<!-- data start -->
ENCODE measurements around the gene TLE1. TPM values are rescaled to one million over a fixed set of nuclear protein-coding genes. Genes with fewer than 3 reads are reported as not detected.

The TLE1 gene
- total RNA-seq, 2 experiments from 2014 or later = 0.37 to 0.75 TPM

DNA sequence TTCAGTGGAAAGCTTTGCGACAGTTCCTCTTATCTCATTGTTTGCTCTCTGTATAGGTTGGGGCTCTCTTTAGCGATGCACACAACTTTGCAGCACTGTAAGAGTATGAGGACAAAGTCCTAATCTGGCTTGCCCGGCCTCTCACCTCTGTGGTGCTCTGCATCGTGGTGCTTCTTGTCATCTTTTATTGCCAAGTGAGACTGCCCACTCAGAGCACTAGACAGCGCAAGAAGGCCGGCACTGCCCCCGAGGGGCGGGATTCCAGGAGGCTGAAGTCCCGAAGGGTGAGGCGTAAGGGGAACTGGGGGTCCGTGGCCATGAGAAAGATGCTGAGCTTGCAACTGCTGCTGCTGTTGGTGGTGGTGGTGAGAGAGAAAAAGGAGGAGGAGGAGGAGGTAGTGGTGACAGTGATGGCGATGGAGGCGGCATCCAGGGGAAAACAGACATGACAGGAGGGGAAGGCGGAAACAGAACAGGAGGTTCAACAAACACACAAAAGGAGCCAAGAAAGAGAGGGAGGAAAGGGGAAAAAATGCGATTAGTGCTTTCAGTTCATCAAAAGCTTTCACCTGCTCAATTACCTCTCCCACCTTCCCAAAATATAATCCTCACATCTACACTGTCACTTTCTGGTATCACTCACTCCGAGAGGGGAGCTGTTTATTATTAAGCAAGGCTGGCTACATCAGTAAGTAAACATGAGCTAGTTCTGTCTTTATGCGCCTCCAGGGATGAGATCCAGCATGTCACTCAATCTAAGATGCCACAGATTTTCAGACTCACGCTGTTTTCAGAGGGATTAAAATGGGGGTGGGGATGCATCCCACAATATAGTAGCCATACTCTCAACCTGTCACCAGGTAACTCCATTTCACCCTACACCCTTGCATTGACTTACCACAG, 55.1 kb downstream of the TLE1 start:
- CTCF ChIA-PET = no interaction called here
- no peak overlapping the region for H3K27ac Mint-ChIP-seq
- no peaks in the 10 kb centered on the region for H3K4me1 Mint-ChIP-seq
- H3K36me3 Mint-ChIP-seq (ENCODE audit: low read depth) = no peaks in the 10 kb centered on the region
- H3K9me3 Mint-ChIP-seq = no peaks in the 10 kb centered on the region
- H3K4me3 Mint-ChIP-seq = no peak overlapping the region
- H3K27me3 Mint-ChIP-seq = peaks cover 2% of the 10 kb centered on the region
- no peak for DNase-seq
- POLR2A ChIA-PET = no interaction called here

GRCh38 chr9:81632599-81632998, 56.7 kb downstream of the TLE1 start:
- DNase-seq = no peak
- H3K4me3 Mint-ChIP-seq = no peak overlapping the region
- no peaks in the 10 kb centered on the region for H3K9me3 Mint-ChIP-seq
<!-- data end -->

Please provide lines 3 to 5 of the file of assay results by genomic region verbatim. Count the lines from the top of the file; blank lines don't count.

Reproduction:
- total RNA-seq, 2 experiments from 2014 or later = 0.37 to 0.75 TPM

DNA sequence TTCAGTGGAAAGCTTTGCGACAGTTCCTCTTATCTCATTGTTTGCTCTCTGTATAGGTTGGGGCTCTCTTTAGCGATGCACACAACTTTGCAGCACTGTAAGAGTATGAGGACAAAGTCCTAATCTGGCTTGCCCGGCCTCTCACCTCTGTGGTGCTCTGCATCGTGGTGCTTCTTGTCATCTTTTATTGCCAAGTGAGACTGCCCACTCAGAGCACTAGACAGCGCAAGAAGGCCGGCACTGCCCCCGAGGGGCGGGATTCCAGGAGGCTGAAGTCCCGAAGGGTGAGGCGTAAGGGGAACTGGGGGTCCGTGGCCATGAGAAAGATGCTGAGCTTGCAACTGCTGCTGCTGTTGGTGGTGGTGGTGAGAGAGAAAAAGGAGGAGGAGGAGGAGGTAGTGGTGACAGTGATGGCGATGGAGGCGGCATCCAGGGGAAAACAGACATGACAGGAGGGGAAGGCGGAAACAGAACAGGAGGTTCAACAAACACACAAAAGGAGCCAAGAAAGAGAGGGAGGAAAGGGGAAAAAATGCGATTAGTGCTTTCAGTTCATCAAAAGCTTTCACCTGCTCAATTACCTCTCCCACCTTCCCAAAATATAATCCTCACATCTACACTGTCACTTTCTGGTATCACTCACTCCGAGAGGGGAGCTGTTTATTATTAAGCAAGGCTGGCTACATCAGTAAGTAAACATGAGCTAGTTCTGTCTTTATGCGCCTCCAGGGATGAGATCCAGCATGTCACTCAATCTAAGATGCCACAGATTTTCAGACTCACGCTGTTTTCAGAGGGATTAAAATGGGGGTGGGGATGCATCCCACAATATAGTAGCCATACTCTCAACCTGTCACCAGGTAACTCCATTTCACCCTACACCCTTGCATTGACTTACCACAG, 55.1 kb downstream of the TLE1 start:
- CTCF ChIA-PET = no interaction called here